Jewish World Review Feb. 14, 2005/ 5 Adar I, 5765

Greg Crosby

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Consumer Reports

The Trouble with Movies | I am a consummate movie-fan. Ever since I was a kid I loved going to the latest movies and watching old movies on TV. I grew up watching television in the fifties and sixties so I was exposed to just about every era of movie — from silent pictures on. As a teenager I attended workshops and special retrospectives of and by master film makers. I worked on a few pictures myself, having spent close to thirty years in the movie industry. Needless to say, I went to almost all of the studio screenings during my years in the biz.

So I think I've earned the right to comment on the state of today's movies. And by and large, in my humble opinion, today's movies stink. Big time.

In honor of this season's annual self congratulatory, narcissistic, movie award shows, I will offer up a short list of some of what I don't like about today's brand of motion picture and of the industry as a whole, or more appropriately, as a hole. You may not agree with me on all aspects, you may even think that today's movies are far and away better than all that junk they made back in the thirties, forties and fifties — if so, then you should stop reading this column right now and do something much more worth your while, like get another tattoo.

  • The most unfortunate thing that determines whether or not I'll go to see a movie today is the outspoken political bias of actors. I know, I know — I'm supposed to be able to separate the real person from the part he or she is playing, but I find that it's getting harder and harder to do. I see Barbra Streisand on screen and in my mind I only hear her hate-filled venom toward the President. The same for George Clooney, Whoppi Goldberg, Alec Baldwin, Susan Sarandon, and so many others. I want to enjoy their acting, really, but it's hard to do when they've said and done things publicly that makes them unlikable. Why can't they just shut up and act?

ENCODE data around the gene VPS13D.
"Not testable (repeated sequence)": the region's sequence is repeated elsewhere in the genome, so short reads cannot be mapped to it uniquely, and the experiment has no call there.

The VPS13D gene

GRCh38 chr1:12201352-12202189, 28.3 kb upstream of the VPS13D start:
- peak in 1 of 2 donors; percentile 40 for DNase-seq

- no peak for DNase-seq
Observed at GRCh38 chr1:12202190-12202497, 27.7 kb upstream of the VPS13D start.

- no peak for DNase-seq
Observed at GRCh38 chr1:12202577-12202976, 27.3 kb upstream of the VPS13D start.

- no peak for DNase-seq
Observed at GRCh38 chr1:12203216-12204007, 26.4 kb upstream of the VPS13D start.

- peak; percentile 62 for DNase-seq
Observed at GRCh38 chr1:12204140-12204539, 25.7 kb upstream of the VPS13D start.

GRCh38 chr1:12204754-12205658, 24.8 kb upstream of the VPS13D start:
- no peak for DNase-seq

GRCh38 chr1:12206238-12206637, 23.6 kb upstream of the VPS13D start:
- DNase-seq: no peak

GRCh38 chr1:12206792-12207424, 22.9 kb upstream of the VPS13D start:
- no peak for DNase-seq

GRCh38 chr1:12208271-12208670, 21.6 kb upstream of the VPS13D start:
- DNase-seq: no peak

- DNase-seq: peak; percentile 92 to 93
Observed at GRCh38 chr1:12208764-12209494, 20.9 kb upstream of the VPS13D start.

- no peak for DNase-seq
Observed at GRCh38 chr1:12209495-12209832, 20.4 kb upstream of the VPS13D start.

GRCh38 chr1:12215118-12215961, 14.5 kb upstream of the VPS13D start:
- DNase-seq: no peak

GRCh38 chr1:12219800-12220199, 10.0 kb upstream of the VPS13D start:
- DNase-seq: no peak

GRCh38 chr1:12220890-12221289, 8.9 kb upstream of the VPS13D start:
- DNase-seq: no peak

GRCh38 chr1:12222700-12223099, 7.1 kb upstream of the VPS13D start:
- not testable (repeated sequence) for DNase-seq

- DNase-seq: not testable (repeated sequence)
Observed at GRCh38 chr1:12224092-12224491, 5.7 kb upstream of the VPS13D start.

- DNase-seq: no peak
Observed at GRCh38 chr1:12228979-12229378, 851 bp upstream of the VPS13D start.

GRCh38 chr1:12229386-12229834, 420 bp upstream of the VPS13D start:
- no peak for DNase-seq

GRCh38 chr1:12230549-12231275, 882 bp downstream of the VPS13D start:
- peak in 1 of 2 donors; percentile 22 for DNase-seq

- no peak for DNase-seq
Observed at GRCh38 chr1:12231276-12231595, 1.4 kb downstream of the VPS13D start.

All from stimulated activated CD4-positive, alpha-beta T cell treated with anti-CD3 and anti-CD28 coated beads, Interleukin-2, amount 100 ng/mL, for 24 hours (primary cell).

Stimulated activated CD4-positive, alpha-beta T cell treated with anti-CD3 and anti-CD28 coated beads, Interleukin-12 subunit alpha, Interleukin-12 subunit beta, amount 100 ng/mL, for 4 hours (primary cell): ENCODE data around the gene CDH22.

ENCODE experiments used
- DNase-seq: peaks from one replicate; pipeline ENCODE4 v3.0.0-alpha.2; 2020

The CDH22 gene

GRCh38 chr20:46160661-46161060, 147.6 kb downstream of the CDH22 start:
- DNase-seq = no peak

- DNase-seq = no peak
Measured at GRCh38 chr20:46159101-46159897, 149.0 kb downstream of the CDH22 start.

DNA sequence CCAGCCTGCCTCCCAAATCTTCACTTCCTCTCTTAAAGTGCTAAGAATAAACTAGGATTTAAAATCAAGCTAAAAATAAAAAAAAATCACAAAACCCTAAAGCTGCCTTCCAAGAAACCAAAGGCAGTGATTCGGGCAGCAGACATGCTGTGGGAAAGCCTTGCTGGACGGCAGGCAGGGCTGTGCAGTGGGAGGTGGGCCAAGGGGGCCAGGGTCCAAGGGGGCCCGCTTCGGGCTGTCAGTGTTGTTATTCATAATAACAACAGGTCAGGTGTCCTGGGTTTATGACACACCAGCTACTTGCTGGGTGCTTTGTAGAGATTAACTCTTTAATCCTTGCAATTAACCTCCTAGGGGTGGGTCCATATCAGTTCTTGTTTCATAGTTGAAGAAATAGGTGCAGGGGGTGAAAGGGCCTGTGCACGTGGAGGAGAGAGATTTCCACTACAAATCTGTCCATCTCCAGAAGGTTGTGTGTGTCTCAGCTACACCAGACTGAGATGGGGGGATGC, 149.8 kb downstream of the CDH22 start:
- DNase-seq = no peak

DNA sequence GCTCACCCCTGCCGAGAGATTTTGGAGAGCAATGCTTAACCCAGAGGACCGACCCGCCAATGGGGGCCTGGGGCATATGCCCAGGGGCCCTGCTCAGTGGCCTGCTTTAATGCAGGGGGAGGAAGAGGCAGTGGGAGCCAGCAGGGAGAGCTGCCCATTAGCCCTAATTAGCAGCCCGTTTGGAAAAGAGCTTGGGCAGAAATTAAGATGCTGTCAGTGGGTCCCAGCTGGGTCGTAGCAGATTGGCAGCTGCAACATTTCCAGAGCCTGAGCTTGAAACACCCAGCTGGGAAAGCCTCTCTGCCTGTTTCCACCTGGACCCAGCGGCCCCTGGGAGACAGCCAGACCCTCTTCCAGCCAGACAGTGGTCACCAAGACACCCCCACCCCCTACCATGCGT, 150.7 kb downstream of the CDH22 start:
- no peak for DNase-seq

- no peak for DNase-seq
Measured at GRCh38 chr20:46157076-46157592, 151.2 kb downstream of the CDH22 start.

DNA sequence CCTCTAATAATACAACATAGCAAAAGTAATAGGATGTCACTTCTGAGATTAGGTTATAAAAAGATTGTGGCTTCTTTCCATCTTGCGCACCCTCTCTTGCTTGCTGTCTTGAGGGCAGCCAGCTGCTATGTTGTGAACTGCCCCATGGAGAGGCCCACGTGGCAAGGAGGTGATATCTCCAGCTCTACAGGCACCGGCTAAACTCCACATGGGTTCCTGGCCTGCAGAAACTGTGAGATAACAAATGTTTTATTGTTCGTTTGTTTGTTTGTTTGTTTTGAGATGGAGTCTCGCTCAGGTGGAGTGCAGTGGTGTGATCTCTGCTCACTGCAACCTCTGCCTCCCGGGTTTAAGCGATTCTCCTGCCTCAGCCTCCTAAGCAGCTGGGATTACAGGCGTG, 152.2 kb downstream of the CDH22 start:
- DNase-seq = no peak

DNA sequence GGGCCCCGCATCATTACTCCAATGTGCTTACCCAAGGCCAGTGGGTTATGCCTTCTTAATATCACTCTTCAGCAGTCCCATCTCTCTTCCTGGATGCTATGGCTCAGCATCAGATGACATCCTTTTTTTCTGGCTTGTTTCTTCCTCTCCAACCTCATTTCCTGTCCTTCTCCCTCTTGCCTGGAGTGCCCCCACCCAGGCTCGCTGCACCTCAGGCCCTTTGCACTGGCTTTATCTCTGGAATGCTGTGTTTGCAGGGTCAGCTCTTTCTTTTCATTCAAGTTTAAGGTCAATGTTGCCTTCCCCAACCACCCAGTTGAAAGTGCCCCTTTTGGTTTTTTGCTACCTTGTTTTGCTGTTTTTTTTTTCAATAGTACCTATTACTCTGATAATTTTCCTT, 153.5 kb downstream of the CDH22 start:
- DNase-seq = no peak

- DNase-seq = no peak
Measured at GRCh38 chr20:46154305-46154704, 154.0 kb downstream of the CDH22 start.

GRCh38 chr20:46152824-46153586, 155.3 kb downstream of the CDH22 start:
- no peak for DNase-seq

• I recently saw "Jerry McGuire" on TV for the first time and hated that they had two young kids (one looked to be about 8 or 9 years old, the other couldn't have been more than 5 or 6) saying the f-word. Bad enough for anyone to use that kind of vulgarity on screen, but five-year olds? Why isn't that considered a form of child abuse? And what's with their parents? I guess anything is fine as long as their kid is in a big movie.

  • Today's style of movie kiss really repulses me. I know you think I'm probably just an old prude, but if you knew me you'd know that I'm not. It's just that the way the kisses are handled isn't very romantic — it isn't even sexy — it's simply vulgar. Part of it is the way the kisses are staged, part of it is the over the top Foley sound effects which replicate the slurping of an overripe peach. It's a total turn off.

  • Speaking of outspoken political bias, so many movies push a political agenda in the audience's face these days — much of the time in a sneaky way. For instance, I had no idea when I went to see "Cider House Rules" several years ago that I was going to a movie with a pro-abortion message. It wasn't marketed that way at all. Just as this year's Oscar contender, "Million Dollar Baby" hasn't been marketed as a pro-euthanasia picture. The Eastwood film has been sold as a feel-good Rocky-type boxing story. I never cared much for hard-sell messages in my movies, but I really resent it when they don't let me know about it ahead of time — before I shell out my $9.50.